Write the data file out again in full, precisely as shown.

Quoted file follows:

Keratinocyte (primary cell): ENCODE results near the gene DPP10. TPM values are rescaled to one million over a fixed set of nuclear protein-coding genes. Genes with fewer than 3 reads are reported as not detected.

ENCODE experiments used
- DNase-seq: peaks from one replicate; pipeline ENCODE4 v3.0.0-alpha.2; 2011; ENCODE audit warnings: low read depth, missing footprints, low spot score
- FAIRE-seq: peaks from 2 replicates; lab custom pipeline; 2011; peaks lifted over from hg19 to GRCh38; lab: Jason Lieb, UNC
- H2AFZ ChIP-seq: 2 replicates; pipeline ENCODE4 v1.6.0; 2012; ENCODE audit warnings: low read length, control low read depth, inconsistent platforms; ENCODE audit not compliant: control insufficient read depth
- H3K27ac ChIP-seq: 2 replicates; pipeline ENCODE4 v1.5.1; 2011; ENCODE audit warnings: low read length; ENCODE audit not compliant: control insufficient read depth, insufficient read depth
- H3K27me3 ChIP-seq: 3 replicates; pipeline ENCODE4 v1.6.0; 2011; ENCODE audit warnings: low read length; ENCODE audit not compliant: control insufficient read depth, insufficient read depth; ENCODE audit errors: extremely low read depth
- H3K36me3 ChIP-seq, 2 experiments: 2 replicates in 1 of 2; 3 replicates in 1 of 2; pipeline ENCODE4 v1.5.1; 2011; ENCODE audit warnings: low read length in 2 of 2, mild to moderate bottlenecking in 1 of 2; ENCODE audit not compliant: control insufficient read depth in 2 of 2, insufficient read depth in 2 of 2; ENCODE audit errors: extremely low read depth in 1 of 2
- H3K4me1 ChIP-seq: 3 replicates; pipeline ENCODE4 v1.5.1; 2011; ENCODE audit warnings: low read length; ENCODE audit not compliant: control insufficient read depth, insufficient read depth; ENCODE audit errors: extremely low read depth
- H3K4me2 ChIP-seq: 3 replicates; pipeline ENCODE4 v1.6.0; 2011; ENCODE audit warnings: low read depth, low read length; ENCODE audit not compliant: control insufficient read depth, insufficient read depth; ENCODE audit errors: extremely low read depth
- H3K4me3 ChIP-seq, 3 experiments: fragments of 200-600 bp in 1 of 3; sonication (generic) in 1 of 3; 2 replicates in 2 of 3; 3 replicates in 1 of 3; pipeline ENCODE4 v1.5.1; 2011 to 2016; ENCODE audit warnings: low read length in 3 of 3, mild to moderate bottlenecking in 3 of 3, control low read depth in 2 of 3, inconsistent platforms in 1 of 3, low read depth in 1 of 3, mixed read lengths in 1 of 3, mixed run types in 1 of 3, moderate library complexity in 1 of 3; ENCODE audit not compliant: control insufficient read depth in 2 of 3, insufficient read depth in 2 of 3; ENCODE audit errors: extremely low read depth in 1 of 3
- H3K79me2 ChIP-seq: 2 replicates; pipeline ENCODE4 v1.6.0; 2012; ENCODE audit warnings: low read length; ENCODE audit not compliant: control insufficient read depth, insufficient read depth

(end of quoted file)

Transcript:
Keratinocyte (primary cell): ENCODE results near the gene DPP10. TPM values are rescaled to one million over a fixed set of nuclear protein-coding genes. Genes with fewer than 3 reads are reported as not detected.

ENCODE experiments used
- DNase-seq: peaks from one replicate; pipeline ENCODE4 v3.0.0-alpha.2; 2011; ENCODE audit warnings: low read depth, missing footprints, low spot score
- FAIRE-seq: peaks from 2 replicates; lab custom pipeline; 2011; peaks lifted over from hg19 to GRCh38; lab: Jason Lieb, UNC
- H2AFZ ChIP-seq: 2 replicates; pipeline ENCODE4 v1.6.0; 2012; ENCODE audit warnings: low read length, control low read depth, inconsistent platforms; ENCODE audit not compliant: control insufficient read depth
- H3K27ac ChIP-seq: 2 replicates; pipeline ENCODE4 v1.5.1; 2011; ENCODE audit warnings: low read length; ENCODE audit not compliant: control insufficient read depth, insufficient read depth
- H3K27me3 ChIP-seq: 3 replicates; pipeline ENCODE4 v1.6.0; 2011; ENCODE audit warnings: low read length; ENCODE audit not compliant: control insufficient read depth, insufficient read depth; ENCODE audit errors: extremely low read depth
- H3K36me3 ChIP-seq, 2 experiments: 2 replicates in 1 of 2; 3 replicates in 1 of 2; pipeline ENCODE4 v1.5.1; 2011; ENCODE audit warnings: low read length in 2 of 2, mild to moderate bottlenecking in 1 of 2; ENCODE audit not compliant: control insufficient read depth in 2 of 2, insufficient read depth in 2 of 2; ENCODE audit errors: extremely low read depth in 1 of 2
- H3K4me1 ChIP-seq: 3 replicates; pipeline ENCODE4 v1.5.1; 2011; ENCODE audit warnings: low read length; ENCODE audit not compliant: control insufficient read depth, insufficient read depth; ENCODE audit errors: extremely low read depth
- H3K4me2 ChIP-seq: 3 replicates; pipeline ENCODE4 v1.6.0; 2011; ENCODE audit warnings: low read depth, low read length; ENCODE audit not compliant: control insufficient read depth, insufficient read depth; ENCODE audit errors: extremely low read depth
- H3K4me3 ChIP-seq, 3 experiments: fragments of 200-600 bp in 1 of 3; sonication (generic) in 1 of 3; 2 replicates in 2 of 3; 3 replicates in 1 of 3; pipeline ENCODE4 v1.5.1; 2011 to 2016; ENCODE audit warnings: low read length in 3 of 3, mild to moderate bottlenecking in 3 of 3, control low read depth in 2 of 3, inconsistent platforms in 1 of 3, low read depth in 1 of 3, mixed read lengths in 1 of 3, mixed run types in 1 of 3, moderate library complexity in 1 of 3; ENCODE audit not compliant: control insufficient read depth in 2 of 3, insufficient read depth in 2 of 3; ENCODE audit errors: extremely low read depth in 1 of 3
- H3K79me2 ChIP-seq: 2 replicates; pipeline ENCODE4 v1.6.0; 2012; ENCODE audit warnings: low read length; ENCODE audit not compliant: control insufficient read depth, insufficient read depth